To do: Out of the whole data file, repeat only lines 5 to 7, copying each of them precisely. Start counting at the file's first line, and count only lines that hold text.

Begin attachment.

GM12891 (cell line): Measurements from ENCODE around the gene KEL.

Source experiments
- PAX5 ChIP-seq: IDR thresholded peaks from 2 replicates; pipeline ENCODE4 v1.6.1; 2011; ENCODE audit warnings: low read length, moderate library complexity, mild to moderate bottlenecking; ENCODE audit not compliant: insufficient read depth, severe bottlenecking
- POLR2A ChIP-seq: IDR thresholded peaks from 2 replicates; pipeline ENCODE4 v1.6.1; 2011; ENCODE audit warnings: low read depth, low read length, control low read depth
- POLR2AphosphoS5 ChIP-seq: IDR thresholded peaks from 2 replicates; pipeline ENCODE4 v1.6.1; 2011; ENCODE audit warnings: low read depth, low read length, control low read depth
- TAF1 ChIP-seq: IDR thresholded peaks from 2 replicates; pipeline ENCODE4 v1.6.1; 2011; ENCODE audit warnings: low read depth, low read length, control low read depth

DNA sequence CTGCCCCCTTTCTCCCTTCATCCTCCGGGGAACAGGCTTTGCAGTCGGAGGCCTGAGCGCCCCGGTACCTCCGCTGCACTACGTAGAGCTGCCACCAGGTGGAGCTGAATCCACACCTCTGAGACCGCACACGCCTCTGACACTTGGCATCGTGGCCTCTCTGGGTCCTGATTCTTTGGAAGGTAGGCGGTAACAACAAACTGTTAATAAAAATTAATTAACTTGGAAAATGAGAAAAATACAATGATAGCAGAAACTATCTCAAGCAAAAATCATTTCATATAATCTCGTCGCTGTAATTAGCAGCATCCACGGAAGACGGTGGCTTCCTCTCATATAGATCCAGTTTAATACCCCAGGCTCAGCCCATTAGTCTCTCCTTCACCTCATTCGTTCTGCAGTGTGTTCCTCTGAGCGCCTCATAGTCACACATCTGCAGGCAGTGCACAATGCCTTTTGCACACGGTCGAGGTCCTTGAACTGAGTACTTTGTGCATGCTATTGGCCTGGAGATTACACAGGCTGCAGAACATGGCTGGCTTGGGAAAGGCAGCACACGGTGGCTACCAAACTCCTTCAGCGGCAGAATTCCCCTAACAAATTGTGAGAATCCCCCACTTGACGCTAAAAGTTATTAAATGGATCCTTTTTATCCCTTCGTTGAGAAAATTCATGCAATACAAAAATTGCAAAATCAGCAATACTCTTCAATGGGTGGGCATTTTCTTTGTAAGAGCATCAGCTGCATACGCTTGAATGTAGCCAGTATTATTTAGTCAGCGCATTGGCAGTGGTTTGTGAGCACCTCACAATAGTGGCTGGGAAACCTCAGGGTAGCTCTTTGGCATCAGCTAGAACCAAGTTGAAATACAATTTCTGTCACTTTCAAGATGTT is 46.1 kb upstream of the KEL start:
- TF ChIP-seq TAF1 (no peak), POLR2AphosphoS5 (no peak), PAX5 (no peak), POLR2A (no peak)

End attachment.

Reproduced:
- POLR2AphosphoS5 ChIP-seq: IDR thresholded peaks from 2 replicates; pipeline ENCODE4 v1.6.1; 2011; ENCODE audit warnings: low read depth, low read length, control low read depth
- TAF1 ChIP-seq: IDR thresholded peaks from 2 replicates; pipeline ENCODE4 v1.6.1; 2011; ENCODE audit warnings: low read depth, low read length, control low read depth

DNA sequence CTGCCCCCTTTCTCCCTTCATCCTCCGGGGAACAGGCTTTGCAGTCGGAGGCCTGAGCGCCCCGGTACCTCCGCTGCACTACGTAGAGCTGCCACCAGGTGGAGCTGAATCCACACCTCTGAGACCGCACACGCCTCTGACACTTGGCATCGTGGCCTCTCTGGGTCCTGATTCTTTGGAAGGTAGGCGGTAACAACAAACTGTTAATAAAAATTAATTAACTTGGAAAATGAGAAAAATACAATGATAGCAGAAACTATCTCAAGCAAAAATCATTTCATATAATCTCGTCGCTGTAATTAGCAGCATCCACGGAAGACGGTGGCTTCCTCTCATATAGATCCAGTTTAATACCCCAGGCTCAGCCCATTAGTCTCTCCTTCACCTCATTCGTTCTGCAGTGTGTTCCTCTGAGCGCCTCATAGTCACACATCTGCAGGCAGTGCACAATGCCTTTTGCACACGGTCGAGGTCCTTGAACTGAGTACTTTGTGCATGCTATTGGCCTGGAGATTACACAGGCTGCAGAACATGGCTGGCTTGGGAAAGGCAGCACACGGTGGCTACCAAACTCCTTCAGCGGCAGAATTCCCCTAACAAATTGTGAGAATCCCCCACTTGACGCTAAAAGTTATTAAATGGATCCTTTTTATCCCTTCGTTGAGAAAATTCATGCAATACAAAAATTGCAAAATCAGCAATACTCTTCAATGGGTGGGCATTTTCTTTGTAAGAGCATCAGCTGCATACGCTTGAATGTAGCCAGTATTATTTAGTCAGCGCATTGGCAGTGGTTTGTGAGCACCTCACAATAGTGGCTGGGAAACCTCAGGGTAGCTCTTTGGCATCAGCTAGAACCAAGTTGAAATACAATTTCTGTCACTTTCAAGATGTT is 46.1 kb upstream of the KEL start: